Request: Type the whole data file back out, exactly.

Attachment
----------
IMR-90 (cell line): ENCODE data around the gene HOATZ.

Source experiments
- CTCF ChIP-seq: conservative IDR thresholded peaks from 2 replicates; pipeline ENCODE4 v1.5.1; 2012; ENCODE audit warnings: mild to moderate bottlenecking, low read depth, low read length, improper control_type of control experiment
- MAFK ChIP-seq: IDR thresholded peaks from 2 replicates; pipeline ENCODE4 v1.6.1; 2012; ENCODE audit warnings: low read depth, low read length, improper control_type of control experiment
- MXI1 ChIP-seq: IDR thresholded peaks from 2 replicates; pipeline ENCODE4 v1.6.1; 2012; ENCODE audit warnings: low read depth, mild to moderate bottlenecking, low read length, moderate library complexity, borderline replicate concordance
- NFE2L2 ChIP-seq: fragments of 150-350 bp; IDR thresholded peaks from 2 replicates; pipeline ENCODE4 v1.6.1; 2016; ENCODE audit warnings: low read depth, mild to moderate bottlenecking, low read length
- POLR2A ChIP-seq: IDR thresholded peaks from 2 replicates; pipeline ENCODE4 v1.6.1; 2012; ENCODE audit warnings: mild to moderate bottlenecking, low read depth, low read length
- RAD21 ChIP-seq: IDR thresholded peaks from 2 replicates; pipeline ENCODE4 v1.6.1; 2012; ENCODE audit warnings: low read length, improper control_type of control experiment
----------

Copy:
IMR-90 (cell line): ENCODE data around the gene HOATZ.

Source experiments
- CTCF ChIP-seq: conservative IDR thresholded peaks from 2 replicates; pipeline ENCODE4 v1.5.1; 2012; ENCODE audit warnings: mild to moderate bottlenecking, low read depth, low read length, improper control_type of control experiment
- MAFK ChIP-seq: IDR thresholded peaks from 2 replicates; pipeline ENCODE4 v1.6.1; 2012; ENCODE audit warnings: low read depth, low read length, improper control_type of control experiment
- MXI1 ChIP-seq: IDR thresholded peaks from 2 replicates; pipeline ENCODE4 v1.6.1; 2012; ENCODE audit warnings: low read depth, mild to moderate bottlenecking, low read length, moderate library complexity, borderline replicate concordance
- NFE2L2 ChIP-seq: fragments of 150-350 bp; IDR thresholded peaks from 2 replicates; pipeline ENCODE4 v1.6.1; 2016; ENCODE audit warnings: low read depth, mild to moderate bottlenecking, low read length
- POLR2A ChIP-seq: IDR thresholded peaks from 2 replicates; pipeline ENCODE4 v1.6.1; 2012; ENCODE audit warnings: mild to moderate bottlenecking, low read depth, low read length
- RAD21 ChIP-seq: IDR thresholded peaks from 2 replicates; pipeline ENCODE4 v1.6.1; 2012; ENCODE audit warnings: low read length, improper control_type of control experiment